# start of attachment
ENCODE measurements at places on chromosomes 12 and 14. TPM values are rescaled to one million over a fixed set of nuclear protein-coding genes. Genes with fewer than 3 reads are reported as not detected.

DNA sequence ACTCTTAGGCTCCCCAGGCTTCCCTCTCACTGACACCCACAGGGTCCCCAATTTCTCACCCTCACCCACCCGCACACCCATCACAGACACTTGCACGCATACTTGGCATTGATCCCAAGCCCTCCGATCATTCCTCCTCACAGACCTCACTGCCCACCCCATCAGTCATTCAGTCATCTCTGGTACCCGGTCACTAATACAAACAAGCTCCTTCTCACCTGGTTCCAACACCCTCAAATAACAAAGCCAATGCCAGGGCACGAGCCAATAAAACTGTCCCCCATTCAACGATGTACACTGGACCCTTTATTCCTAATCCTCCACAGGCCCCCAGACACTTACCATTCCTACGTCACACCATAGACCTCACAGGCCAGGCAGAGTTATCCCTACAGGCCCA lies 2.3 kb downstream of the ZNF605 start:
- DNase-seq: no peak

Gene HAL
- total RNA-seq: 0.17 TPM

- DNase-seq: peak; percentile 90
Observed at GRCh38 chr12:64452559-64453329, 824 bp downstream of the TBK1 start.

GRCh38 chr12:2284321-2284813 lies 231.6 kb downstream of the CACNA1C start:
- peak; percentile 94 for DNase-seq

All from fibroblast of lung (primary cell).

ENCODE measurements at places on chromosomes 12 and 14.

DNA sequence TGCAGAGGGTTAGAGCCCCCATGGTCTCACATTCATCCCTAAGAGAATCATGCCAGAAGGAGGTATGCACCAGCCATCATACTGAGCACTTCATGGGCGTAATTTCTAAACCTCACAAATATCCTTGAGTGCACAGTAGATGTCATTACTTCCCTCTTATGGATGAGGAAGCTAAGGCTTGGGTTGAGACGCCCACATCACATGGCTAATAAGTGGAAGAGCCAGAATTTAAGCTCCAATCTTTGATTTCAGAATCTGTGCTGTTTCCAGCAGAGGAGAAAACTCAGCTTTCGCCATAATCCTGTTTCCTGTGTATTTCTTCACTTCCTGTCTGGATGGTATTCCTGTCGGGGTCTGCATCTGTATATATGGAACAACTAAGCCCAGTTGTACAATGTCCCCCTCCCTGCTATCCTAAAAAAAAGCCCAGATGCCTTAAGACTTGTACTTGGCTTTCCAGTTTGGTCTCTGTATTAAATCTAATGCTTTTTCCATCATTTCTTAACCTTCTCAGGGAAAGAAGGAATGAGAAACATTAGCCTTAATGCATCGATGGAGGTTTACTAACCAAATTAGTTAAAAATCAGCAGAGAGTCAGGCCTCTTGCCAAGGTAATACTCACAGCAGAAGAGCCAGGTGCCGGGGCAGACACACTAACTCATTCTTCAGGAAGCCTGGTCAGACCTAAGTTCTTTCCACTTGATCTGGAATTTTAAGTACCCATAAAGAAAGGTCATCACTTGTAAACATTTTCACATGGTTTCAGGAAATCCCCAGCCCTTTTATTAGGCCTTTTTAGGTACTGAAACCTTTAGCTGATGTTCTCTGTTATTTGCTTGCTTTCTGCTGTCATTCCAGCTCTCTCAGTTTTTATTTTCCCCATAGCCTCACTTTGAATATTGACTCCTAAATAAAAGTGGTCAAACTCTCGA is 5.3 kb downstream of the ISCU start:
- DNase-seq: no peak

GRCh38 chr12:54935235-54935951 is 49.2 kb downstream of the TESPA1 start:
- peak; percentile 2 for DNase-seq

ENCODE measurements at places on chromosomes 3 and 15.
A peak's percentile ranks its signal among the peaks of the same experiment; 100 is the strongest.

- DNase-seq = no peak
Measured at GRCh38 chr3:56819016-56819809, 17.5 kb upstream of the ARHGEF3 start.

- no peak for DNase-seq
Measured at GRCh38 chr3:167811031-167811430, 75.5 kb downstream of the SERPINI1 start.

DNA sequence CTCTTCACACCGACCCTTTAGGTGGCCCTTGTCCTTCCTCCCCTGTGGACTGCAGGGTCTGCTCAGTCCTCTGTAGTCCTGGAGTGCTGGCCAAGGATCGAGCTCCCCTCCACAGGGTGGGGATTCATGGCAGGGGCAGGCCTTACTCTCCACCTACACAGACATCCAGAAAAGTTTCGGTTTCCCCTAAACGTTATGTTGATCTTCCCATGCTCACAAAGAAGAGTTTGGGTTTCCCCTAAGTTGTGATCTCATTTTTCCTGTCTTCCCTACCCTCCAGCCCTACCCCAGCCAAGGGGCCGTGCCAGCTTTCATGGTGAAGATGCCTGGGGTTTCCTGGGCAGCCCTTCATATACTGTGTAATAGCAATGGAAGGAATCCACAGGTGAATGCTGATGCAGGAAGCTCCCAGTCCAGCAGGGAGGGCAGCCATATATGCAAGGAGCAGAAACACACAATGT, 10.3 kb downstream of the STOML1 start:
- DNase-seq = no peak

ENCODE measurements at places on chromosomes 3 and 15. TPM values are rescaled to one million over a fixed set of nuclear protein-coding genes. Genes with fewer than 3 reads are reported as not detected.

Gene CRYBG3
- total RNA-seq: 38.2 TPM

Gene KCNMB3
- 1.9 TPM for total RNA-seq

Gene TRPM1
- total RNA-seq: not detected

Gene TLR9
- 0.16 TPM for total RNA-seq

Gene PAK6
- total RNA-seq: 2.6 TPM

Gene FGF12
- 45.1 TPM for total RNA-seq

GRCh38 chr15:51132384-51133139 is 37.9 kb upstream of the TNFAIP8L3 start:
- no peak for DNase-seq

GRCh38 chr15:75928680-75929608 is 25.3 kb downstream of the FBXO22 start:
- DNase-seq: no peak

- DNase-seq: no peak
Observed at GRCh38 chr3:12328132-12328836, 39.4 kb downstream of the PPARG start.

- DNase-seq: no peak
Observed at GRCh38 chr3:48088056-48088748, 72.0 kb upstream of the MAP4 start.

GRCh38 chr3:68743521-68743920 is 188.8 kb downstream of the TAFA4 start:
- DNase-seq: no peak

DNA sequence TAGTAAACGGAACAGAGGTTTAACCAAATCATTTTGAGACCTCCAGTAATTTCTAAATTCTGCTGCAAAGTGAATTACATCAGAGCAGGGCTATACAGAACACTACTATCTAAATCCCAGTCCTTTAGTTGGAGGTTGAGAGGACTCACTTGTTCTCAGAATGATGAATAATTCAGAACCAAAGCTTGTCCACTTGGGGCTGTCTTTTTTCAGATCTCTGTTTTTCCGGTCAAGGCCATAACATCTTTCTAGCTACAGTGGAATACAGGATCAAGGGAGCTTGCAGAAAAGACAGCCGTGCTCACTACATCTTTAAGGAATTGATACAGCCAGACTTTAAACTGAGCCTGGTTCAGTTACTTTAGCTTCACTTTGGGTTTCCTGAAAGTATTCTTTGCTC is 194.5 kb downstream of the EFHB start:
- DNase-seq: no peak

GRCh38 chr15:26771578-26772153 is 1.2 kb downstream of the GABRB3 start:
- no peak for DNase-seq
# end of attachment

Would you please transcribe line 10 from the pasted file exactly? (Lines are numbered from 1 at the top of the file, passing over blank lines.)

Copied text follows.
All from fibroblast of lung (primary cell).